sufficiently developed to warrant decisive action on the part of Lee.

Of the bulk of the Confederate forces, Early’s division was ahead at
Hamilton’s Crossing, intrenched in an almost impregnable position.
On Wednesday, April 29, the rest of Jackson’s corps was moved up from
below, where Doubleday’s and Morrow’s demonstrations had until now kept

A. P. Hill’s and Trimble’s divisions were in the second and third lines
on this wing; while Anderson and McLaws, the only troops of Longstreet’s
corps left with the Army of Northern Virginia, held the intrenchments
along the river above Fredericksburg. Barksdale was in the town.
Pendleton with the reserve artillery was at Massaponax.

When, from Sedgwick’s inactivity and the information received from
Stuart, Lee, on Wednesday afternoon, had been led to suspect that the
main attack might be from the columns crossing above, he had immediately
ordered Anderson to occupy Chancellorsville with Wright’s brigade,
and with Mahone and Posey from United-States Ford, so soon as that
position was compromised, leaving a few companies there to dispute its
possession as long as possible.

We have seen how Anderson engaged Meade near Chancellorsville as the
latter advanced, and then retired to a position near Mine-Run road.
Here was the crest of a hill running substantially north and south.
Gen. Lee had already selected this line; and Col. Smith, his chief
engineer, had drawn up a plan of intrenchments. Anderson detailed men,
who, during the night, threw up some strong field-works.

Late Thursday night Lee appears first fully to have matured his plan for
parrying Hooker’s thrust.

Barksdale’s brigade was left at Fredericksburg, where during the winter
it had been doing picket-duty, to form the left of the line remaining to
oppose Sedgwick. Part of Pendleton’s reserve artillery was near by;
while Early, commanding this entire body, held Hamilton’s Crossing.
He had a force of eighty-five hundred muskets, and thirty pieces of

The rest of his army Lee at once took well in hand, and moved out to
meet the Army of the Potomac. McLaws was hurried forward to sustain the
line taken up by Anderson. He arrived on the ground by daylight of
Friday, and went into position in rifle-pits on the right about Smith’s

Jackson, equally alert, but having a longer distance to march from the
extreme right along the military road, arrived about eight A.M., took
command, and, as was his wont, ordered an immediate advance, throwing
Owens’s regiment of cavalry forward to reconnoitre.

Posey and Wright followed Owens on the plank road, with Alexander’s
battalion of artillery. Mahone, and Jordan’s battery detached from
Alexander, marched abreast of his right, on the pike.

McLaws followed Mahone, and Wilcox and Perry were called from Banks’s
Ford to sustain this column, which McLaws directed; while Jackson,
following on the plank road, watched the operations of the left.



So far the headquarters of the Army of the Potomac had been at Falmouth,
where still remained Gen. Butterfield, Hooker’s chief of staff. The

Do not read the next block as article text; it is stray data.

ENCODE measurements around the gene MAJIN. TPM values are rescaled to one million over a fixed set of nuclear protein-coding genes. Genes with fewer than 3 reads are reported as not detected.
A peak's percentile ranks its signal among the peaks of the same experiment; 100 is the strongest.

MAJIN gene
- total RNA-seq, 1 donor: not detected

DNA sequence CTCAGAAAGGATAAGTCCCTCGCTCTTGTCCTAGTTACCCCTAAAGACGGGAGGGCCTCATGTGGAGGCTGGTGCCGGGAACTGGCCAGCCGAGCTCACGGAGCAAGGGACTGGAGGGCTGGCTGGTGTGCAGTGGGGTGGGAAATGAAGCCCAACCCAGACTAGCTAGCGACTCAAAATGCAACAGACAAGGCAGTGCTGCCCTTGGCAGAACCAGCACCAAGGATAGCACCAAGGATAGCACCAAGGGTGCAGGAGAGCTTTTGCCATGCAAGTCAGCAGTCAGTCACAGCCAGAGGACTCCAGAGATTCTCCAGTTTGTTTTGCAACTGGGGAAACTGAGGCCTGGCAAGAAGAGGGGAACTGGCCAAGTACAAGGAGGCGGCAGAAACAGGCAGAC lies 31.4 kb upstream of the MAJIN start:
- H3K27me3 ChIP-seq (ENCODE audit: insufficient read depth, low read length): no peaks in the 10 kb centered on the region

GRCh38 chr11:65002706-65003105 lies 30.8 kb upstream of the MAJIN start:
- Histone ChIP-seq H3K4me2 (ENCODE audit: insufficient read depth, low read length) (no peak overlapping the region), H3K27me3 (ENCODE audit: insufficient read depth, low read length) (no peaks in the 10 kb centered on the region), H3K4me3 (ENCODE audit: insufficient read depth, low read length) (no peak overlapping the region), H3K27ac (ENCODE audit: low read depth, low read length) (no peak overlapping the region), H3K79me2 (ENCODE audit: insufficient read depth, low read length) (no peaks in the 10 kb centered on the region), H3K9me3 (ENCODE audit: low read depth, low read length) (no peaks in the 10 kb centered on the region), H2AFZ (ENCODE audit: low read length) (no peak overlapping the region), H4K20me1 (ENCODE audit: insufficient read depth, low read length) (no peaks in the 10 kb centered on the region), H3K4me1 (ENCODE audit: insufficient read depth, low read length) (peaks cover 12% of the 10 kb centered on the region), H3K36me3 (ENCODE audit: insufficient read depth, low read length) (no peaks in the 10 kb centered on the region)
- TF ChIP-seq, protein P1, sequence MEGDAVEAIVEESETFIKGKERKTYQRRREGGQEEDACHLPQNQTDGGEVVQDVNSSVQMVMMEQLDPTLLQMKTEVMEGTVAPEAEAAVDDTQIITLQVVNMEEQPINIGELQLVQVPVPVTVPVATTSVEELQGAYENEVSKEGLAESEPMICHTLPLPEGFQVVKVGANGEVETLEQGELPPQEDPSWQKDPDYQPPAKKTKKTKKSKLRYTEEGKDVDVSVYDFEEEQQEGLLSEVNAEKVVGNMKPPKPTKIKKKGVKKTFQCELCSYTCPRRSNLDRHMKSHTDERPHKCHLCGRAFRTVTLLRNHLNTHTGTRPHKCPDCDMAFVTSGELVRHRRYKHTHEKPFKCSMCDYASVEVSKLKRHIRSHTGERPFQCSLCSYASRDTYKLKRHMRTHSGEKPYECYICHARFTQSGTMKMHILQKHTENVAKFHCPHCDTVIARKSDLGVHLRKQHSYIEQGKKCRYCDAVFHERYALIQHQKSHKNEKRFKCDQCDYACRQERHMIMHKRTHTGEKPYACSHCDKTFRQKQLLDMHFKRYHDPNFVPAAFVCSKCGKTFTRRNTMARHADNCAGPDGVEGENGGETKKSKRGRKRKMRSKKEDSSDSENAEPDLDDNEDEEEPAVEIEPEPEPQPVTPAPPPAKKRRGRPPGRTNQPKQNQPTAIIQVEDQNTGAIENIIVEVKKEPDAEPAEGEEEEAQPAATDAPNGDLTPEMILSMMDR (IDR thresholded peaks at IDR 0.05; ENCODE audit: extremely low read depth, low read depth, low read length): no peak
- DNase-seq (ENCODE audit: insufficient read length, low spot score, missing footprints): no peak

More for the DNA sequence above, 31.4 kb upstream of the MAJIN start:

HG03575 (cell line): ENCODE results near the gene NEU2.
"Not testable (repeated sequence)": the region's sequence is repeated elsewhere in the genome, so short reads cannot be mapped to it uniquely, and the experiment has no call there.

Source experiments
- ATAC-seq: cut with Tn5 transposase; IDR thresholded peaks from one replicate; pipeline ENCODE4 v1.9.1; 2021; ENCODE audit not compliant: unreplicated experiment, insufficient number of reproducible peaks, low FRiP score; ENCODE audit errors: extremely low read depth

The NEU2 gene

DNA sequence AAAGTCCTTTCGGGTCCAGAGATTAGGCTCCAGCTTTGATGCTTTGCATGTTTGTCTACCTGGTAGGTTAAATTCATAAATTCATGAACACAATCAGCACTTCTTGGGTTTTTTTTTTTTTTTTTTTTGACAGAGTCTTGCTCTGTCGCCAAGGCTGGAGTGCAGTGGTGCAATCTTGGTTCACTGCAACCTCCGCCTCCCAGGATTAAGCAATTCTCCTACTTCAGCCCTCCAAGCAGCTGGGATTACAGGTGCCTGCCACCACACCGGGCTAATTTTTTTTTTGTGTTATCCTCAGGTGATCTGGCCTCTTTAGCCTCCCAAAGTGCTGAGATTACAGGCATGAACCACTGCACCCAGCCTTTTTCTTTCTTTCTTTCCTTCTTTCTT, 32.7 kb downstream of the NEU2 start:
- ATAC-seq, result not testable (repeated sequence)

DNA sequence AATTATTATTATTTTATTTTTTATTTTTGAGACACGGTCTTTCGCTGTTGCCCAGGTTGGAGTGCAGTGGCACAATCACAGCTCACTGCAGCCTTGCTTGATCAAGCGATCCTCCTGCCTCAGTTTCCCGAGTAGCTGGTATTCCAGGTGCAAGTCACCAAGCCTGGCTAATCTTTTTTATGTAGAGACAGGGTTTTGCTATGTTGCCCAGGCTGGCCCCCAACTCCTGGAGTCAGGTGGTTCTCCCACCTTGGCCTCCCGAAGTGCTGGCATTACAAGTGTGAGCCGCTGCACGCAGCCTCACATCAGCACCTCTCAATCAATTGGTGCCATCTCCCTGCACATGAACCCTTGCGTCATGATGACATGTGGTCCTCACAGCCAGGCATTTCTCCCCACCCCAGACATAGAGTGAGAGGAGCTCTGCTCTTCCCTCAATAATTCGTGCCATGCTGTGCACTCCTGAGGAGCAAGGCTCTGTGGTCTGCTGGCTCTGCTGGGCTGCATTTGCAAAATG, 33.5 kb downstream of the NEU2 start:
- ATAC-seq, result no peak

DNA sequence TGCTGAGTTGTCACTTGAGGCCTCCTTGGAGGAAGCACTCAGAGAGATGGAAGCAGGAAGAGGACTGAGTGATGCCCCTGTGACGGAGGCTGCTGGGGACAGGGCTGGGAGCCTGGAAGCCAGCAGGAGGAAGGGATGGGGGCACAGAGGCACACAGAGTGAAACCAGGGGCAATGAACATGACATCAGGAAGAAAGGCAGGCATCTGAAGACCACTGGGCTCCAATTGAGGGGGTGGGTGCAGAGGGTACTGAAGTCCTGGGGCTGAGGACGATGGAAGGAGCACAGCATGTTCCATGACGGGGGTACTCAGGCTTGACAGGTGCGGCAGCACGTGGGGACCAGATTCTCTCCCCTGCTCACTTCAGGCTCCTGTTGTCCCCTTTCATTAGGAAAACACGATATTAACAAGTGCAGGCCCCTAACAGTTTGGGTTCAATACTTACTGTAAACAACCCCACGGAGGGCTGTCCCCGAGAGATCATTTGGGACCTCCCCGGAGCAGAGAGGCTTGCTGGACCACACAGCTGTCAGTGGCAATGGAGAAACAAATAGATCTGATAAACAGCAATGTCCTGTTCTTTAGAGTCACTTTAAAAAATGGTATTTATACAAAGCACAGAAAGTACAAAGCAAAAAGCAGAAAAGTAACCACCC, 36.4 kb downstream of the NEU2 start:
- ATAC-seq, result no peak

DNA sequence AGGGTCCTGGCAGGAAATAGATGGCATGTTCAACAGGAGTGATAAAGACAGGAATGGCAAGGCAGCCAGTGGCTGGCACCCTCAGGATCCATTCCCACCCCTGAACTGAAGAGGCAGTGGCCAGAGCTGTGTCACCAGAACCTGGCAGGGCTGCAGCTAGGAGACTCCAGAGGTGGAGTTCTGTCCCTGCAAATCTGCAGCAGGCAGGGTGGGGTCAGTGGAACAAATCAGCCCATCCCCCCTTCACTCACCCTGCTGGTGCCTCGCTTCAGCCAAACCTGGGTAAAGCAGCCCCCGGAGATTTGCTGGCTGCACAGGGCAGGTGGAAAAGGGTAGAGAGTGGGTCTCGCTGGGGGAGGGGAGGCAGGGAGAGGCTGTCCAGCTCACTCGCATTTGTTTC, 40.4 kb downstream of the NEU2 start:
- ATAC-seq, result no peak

last order from this point had been on Thursday to Gen. Sedgwick,
who was therein notified that headquarters would be that night at
Chancellorsville; that an advance would be made Friday morning along the
plank road (meaning probably the pike) towards Fredericksburg, to
uncover Banks’s Ford, thus making a shorter communication through
Butterfield, who would still remain at Falmouth. This order
substantially recapitulates former instructions, and is full of the
flash and vim of an active mind, till then intent on its work and
abreast of the situation. It urges on Sedgwick co-operation with the
right wing, and the most vigorous pushing of the enemy. It impresses on
him that both wings will be within easy communication, and ready to
spring to one another’s assistance.

Slower than his adversary, and failing to follow up with vigor his
advantage already gained, Hooker assumes command in person, and
reconnoitres the ground between himself and Fredericksburg. He then
orders Meade, with Griffin, followed by Humphreys, and with three
batteries, to march along the river road to some commanding point
between Mott and Colin Runs; his advance to be masked by throwing out
small parties, and his command to be in position by two P.M., while
Sykes’s division, supported by Hancock’s division of the Second Corps,
march out the turnpike to a corresponding distance, each force then
deploying towards the other, and engaging the enemy supposed to be in
that vicinity.

A third column, consisting of the Twelfth Corps, he orders to march by
the plank road, and to be massed near Tabernacle Church, masked in like
manner; to be in position by midday, so that the Eleventh Corps can move
up to take position a mile in its rear as reserve, by two P.M.

French’s division of the Second Corps, and one battery, are ordered to
Todd’s Tavern, from which detachments are to be thrown out on the
various roads.

The unemployed troops are massed at Chancellorsville, out of the roads.
Pleasonton holds his cavalry brigade there in readiness to move.
Hooker announces his headquarters at Tabernacle Church as soon as the
movement opens.